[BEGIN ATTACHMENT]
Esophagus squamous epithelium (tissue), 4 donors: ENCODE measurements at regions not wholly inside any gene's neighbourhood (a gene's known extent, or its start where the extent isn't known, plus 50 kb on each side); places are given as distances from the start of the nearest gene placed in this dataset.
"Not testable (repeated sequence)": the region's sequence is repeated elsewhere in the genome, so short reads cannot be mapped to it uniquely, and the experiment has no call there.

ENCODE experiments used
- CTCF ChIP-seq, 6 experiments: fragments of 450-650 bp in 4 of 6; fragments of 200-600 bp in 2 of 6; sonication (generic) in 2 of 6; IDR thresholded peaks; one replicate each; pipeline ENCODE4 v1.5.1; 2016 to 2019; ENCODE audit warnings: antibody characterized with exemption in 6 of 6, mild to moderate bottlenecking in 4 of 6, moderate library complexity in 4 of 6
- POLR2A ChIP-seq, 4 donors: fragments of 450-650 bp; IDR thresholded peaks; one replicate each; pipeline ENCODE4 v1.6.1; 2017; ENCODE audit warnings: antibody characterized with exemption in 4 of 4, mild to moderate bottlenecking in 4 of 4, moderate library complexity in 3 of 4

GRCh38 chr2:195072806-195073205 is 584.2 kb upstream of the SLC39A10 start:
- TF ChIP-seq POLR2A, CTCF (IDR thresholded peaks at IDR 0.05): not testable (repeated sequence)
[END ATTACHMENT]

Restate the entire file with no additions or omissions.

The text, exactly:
Esophagus squamous epithelium (tissue), 4 donors: ENCODE measurements at regions not wholly inside any gene's neighbourhood (a gene's known extent, or its start where the extent isn't known, plus 50 kb on each side); places are given as distances from the start of the nearest gene placed in this dataset.
"Not testable (repeated sequence)": the region's sequence is repeated elsewhere in the genome, so short reads cannot be mapped to it uniquely, and the experiment has no call there.

ENCODE experiments used
- CTCF ChIP-seq, 6 experiments: fragments of 450-650 bp in 4 of 6; fragments of 200-600 bp in 2 of 6; sonication (generic) in 2 of 6; IDR thresholded peaks; one replicate each; pipeline ENCODE4 v1.5.1; 2016 to 2019; ENCODE audit warnings: antibody characterized with exemption in 6 of 6, mild to moderate bottlenecking in 4 of 6, moderate library complexity in 4 of 6
- POLR2A ChIP-seq, 4 donors: fragments of 450-650 bp; IDR thresholded peaks; one replicate each; pipeline ENCODE4 v1.6.1; 2017; ENCODE audit warnings: antibody characterized with exemption in 4 of 4, mild to moderate bottlenecking in 4 of 4, moderate library complexity in 3 of 4

GRCh38 chr2:195072806-195073205 is 584.2 kb upstream of the SLC39A10 start:
- TF ChIP-seq POLR2A, CTCF (IDR thresholded peaks at IDR 0.05): not testable (repeated sequence)